In this digital age, many employers and federal agencies have switched from issuing paper checks to directly transferring the money to your bank account. This can be a lot more convenient, but it can also create more problems. If your money doesn't show up in your account when it's supposed to, there are a number of things that could have happened.
Give it a Few Days
Sometimes when your direct deposit doesn't show up as planned, the reason is simply that it has just taken a few extra days to process. This might be due to holidays or because the request to transfer money accidentally went out after business hours. Give it at least 24 hours before you start worrying. The money may show up the next day. During this time, collect all the information you may need to resolve the issue: past pay stubs, your account number and how many hours you worked. If you have any documentation, put it all in one easy-to-find place.
If your money isn't where it needs to be, contact your payroll department or bookkeeper -- whomever cuts the checks. It might be a problem across the board she is trying to fix, or it could be that somewhere the paperwork got messed up. Avoid being accusatory; it may not have been an issue on her part. One reason your pay may be late is because you are new or have switched accounts. If that is the case, it may take a pay cycle or two for changes to take effect.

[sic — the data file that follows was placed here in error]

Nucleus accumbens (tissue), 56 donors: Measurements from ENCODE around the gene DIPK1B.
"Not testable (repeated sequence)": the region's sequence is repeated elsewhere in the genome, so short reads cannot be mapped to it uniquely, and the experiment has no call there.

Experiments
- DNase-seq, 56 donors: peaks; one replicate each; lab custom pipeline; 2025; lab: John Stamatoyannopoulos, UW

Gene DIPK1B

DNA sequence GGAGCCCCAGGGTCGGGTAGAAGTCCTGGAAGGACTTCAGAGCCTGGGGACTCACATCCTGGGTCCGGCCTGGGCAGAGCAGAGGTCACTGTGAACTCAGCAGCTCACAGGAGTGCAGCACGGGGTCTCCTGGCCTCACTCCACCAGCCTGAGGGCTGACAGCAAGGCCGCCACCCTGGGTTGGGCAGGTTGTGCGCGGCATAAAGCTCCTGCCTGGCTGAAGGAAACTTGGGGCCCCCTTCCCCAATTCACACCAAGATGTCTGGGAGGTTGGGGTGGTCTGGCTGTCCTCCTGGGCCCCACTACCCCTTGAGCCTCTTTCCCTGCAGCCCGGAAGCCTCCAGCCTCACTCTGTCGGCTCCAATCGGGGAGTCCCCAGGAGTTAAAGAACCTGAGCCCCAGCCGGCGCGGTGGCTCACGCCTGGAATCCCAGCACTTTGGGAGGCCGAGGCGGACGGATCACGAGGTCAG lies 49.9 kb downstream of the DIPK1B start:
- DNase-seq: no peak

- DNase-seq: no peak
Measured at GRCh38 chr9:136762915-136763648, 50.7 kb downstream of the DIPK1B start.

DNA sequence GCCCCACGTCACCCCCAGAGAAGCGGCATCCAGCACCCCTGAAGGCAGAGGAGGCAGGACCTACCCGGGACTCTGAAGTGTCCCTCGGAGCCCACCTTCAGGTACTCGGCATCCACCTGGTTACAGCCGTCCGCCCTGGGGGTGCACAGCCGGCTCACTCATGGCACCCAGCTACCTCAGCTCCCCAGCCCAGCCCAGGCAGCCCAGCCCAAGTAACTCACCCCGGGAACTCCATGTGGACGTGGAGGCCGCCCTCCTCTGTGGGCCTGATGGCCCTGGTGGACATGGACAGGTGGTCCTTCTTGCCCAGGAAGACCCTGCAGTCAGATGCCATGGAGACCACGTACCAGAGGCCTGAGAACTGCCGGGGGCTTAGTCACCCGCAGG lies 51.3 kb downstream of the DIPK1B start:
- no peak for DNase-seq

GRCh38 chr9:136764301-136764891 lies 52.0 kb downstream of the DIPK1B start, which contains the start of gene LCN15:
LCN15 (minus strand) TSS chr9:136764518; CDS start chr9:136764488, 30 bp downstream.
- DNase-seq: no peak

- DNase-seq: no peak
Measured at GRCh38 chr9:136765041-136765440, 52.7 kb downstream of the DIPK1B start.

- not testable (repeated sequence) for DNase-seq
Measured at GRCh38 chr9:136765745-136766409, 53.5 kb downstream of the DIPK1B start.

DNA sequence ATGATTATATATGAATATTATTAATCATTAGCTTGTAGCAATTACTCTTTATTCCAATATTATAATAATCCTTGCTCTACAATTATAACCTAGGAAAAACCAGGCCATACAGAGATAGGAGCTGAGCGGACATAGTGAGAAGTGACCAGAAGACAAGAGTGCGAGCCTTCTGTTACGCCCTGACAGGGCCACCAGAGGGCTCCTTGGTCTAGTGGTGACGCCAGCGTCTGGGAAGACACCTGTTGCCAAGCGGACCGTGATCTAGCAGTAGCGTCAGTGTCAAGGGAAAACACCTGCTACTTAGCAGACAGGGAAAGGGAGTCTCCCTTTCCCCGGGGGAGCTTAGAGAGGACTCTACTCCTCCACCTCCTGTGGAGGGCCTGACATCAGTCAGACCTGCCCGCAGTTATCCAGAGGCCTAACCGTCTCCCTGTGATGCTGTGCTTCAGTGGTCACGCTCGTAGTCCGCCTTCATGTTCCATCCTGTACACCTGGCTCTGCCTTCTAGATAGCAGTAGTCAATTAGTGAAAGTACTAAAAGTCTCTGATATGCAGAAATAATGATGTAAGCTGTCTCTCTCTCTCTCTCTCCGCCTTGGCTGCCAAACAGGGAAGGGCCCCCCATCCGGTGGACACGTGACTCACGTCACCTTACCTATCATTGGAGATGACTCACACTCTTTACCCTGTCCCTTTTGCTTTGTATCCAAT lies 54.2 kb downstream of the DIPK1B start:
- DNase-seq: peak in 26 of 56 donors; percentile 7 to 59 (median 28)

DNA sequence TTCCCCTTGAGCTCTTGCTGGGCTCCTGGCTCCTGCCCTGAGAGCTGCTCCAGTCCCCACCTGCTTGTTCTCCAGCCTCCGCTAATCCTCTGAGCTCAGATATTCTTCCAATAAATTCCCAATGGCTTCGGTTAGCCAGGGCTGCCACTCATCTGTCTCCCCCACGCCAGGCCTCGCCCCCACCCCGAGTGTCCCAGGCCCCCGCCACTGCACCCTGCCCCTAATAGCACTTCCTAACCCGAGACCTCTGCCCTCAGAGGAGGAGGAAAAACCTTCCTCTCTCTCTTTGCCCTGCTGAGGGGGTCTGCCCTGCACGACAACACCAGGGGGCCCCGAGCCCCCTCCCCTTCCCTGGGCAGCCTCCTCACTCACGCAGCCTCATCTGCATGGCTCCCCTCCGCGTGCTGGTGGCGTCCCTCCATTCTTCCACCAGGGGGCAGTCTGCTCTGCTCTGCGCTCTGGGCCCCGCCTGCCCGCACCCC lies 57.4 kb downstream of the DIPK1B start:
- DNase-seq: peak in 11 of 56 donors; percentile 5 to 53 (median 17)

Contact Your Bank
It's good to call your bank and let it know what's going on. Explain the situation, and ask if this has happened to anyone else, or if the bank has any idea what could have gone wrong. It may be that the money has arrived but hasn't hit your account yet. Or it could be that you bank only gets electronic funds at a certain time of day, and your employer missed the first cutoff. The bank might be able to help you pinpoint and solve the problem.
Talk to Your Boss
It's important to keep your boss in the loop. Your boss might be able to help push things along or look into things other people can't. Or, your boss may have had this problem before and know how to fix it. It could also be that he forgot to sign or turn in some paperwork. At the very least, it's good for your boss to know so that if it's a common occurrence, he can work to fix it.
Specializing in food and business, Melissa Haskin is a Oregon writer who received a Bachelor of Science in economics with an emphasis in business from Oregon State University. She completed graduate work in journalism at the University of Oregon and has contributed to publications such as "The Register-Guard," "Oregon Quarterly" and "Eugene Magazine."